Topic: Refactor Field Checks

This is becoming a familiar design pattern for me:

validates_length_of       :login, :within => 3..40, :if => :login_is_filled?
validates_length_of       :email, :within => 3..100, :if => :email_is_filled?
validates_presence_of     :password, :if=>:password_required?
validates_presence_of     :password_confirmation, :if => :password_required? && :password_is_filled?

def password_is_filled?
!password.blank?
end

def email_is_filled?
!email.blank?
end

def login_is_filled?
!login.blank?
end


Sometimes those is_filled? methods can get really long and repetitive, so I try to be clever.

validates_length_of :login, :within => 3..40, :if => is_filled?('login')

def is_filled?(att)
    !att.blank?
end


Of course that fails because

undefined method `is_filled?' for User:Class

Another problem I notice is that the blank? method wont work on something that is not a model attribute (such as password confirmation). Is there any way to get around this?



BTW: This wold be a perfect first post for the new refactoring forum (hint, hint)

Last edited by pimpmaster (2007-08-11 07:06:57)

Re: Refactor Field Checks

is_filled? is not a class method.

User.is_filled?('login')
# NoMethodError: undefined method `is_filled?' for User:Class

User.find(2).is_filled?('login')
# true


The method will always return true because it is working with a string. !"login".blank?
EDIT: except if you pass in an empty string etc. but anyways...
You could try working around it:
def is_filled?(att)
  attr = attr.to_s
  return false if !respond_to? att
  !self.send(att).blank?
end

But why not try some meta programming? I've done very little of it before so I'm sure this needs tidying up, but this works and should get you started:
def self.build_presence_methods_for(*attrs)
  attrs.each do |attr|
    eval "def #{attr}_is_filled?; !#{attr}.blank?; end"
  end
end

build_presence_methods_for :password, :email, :login

Last edited by vwoo (2007-08-11 13:23:47)

Vincent Woo Ruby on Rails Blog

Re: Refactor Field Checks

This freaking rocks!

I think it may even be worthy of submitting a patch

just one question... what exactly does eval do? I always associate it with wicked magic you are not supposed to talk about

Last edited by pimpmaster (2007-08-11 13:55:20)

Re: Refactor Field Checks

Ruby API Doc wrote:

Evaluates the Ruby expression(s) in string. If binding is given, the evaluation is performed in its context. The binding may be a Binding object or a Proc object. If the optional filename and lineno parameters are present, they will be used when reporting syntax errors.

http://www.rubybrain.com/api/ruby-1.8.6 … ;name=eval

Last edited by shadow (2007-08-11 13:59:24)

Re: Refactor Field Checks

Thats all well and good, but Im still lost with the additional jargon (binding and lineno parameters...wha??)

Re: Refactor Field Checks

eval is frowned upon because, if it involves user input, it could be executing malicious code. I think the ruby community is more open to its usage though.

With binding, you can pass around the variable scope context. If the example at the eval documentation doesn't make sense, maybe the one at http://ruby-doc.org/core/classes/Binding.html will.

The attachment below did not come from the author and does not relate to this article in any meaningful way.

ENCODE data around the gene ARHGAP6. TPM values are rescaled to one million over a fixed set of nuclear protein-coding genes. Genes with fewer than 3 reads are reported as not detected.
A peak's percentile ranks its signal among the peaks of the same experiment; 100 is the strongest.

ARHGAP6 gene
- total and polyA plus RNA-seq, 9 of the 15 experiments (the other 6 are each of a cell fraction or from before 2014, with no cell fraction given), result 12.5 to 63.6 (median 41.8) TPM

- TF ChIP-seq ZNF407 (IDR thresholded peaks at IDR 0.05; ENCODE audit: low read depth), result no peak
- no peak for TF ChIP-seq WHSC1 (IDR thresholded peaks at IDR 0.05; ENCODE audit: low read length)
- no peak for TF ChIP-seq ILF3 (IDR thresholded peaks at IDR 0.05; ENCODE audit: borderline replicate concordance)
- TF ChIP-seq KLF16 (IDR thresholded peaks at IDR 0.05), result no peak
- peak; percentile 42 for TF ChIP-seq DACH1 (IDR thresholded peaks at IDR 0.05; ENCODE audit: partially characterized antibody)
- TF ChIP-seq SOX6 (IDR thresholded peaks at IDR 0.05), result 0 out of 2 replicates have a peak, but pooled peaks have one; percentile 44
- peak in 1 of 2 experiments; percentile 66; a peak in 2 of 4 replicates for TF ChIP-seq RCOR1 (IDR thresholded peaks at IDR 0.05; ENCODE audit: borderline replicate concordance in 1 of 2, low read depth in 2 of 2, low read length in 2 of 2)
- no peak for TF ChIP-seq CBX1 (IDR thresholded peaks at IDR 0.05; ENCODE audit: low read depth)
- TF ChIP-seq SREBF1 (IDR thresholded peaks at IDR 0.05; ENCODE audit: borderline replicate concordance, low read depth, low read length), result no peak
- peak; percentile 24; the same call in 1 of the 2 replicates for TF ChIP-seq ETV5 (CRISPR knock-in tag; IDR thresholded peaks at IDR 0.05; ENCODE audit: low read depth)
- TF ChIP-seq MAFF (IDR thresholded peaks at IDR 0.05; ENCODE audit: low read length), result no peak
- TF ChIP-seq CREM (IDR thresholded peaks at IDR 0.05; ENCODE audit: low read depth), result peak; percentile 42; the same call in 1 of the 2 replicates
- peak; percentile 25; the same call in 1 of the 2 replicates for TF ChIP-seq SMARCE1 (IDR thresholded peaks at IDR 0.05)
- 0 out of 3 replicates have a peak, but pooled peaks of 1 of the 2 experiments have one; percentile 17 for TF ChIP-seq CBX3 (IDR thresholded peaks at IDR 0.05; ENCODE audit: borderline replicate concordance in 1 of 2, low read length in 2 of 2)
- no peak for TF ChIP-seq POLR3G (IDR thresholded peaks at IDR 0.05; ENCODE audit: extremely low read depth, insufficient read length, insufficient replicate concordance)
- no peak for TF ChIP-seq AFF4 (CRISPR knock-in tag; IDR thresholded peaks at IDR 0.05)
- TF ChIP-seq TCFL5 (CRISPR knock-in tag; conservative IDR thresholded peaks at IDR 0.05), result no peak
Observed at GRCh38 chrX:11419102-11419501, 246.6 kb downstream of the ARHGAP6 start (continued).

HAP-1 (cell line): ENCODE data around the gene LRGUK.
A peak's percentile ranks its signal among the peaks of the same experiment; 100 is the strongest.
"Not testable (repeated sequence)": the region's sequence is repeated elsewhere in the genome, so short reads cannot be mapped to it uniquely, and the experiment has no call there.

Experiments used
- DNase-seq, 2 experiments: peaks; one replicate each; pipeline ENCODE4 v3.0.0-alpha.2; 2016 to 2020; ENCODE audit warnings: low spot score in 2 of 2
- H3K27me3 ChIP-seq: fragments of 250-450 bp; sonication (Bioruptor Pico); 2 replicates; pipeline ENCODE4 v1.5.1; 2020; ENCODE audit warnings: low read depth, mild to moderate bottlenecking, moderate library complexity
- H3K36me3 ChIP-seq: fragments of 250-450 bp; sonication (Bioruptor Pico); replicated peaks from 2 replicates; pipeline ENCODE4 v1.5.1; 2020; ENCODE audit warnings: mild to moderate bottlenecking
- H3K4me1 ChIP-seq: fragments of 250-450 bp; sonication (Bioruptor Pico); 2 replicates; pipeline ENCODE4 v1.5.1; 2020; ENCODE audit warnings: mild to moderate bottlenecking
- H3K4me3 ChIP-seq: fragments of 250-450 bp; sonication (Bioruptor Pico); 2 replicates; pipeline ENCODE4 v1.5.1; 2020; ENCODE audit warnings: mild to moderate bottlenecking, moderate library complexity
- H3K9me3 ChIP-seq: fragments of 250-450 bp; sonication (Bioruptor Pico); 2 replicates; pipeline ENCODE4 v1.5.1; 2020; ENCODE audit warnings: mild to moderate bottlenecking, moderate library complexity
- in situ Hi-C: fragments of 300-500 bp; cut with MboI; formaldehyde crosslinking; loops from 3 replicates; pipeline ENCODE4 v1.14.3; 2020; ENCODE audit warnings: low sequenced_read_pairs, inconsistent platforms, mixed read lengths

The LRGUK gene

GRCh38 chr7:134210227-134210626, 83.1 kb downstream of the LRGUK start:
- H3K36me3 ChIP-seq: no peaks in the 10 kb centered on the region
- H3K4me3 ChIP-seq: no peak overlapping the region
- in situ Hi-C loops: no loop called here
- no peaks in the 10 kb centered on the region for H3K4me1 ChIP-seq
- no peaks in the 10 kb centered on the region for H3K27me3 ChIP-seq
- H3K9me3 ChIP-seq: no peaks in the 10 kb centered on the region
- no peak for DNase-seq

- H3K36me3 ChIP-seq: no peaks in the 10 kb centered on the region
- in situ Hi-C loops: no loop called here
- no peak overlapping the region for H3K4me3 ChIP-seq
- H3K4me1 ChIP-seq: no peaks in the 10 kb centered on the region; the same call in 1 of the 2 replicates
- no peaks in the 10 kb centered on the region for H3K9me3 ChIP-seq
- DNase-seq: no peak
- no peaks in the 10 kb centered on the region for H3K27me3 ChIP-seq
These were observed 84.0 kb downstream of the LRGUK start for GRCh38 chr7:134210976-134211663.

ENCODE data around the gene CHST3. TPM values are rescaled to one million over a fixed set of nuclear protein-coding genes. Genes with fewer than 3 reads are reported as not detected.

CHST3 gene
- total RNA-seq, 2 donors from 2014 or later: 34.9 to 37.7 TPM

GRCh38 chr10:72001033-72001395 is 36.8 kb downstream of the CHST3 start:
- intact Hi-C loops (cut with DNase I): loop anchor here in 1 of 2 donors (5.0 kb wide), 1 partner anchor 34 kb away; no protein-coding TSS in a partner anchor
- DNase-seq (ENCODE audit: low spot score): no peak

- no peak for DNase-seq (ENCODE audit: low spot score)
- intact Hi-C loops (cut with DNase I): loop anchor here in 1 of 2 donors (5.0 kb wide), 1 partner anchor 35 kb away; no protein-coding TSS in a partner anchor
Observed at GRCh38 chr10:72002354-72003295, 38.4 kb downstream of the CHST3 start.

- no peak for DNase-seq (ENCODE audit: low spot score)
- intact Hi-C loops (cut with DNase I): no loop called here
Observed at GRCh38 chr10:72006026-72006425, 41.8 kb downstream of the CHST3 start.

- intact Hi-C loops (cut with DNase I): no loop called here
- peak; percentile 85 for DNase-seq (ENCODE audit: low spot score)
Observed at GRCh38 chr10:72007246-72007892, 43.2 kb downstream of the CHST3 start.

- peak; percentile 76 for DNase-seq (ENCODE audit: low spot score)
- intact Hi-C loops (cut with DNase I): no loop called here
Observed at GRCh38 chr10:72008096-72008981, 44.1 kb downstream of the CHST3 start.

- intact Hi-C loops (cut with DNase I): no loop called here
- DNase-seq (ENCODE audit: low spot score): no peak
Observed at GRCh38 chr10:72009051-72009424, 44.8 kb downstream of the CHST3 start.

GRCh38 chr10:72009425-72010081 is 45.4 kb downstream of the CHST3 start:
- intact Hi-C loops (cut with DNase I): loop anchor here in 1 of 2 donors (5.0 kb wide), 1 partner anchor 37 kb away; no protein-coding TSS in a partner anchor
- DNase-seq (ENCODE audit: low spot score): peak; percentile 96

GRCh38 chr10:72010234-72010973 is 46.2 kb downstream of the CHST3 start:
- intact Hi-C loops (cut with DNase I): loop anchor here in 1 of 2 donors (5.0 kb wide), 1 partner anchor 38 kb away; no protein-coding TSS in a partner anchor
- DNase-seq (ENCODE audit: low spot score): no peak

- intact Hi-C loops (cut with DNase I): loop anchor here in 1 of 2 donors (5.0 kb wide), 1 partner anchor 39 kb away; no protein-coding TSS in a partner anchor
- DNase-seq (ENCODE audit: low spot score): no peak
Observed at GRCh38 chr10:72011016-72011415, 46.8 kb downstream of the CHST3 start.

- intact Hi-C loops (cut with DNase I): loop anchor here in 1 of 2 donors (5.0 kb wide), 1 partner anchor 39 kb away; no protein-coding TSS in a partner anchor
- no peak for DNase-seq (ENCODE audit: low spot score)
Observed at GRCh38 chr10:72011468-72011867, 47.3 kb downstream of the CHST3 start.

I think you can use class_eval() instead of eval here so that binding is no longer an option smile

http://ruby-doc.org/core/classes/Module.html#M001673
The documentation for class_eval() explains the filename and lineno params better:

# The optional filename and lineno parameters set the text for error messages.

   class Thing
   end
   a = %q{def hello() "Hello there!" end}
   Thing.module_eval(a)
   puts Thing.new.hello()
   Thing.module_eval("invalid code", "dummy", 123)

# produces:

   Hello there!
   dummy:123:in `module_eval': undefined local variable
       or method `code' for Thing:Class

Vincent Woo Ruby on Rails Blog

Re: Refactor Field Checks

That is a bit more enlightening.

The funny thing about metaprogramming is that questions just lead to other questions.

I have used %w[arg1 arg2] before with great success, but I've never seen %q before... I wish google didn't ignore percent symbols.

Also, in the above example "invalid code" is specified as an argument but doesnt show up in the
result? What's up with that?

Overall I think the major hurdle I have with fluency is the abstract way that classes and functions are explained. I'm a designer by trade and my brain is not so quick to register the purpose of arbitrary code. I'm always left thinking "That's cool I suppose...but what can this code actually DO in the real world?"

The funny thing is that I learned more about eval from the first code snippet you posted, than I have from all the books I've read. Applied knowledge really is the key

Re: Refactor Field Checks

Just another way to create strings.

%q single quote
%Q double quote

You can use any punctuation type character to begin and end the string.

%Q{  <img src="#{url}" alt="test" />  }
%Q!  This is a code block: @users.each {|user| p user.age}  !

The invalid code example is doing this:
class Thing
  def hello
    "Hello there!"
  end

  invalid code
end


The last line in the class won't work.

Vincent Woo Ruby on Rails Blog

Re: Refactor Field Checks

Wow, the rabbit hole seems to go deeper the further I progress.

Thanks for the clear explanations, vwoo.. I actually get it now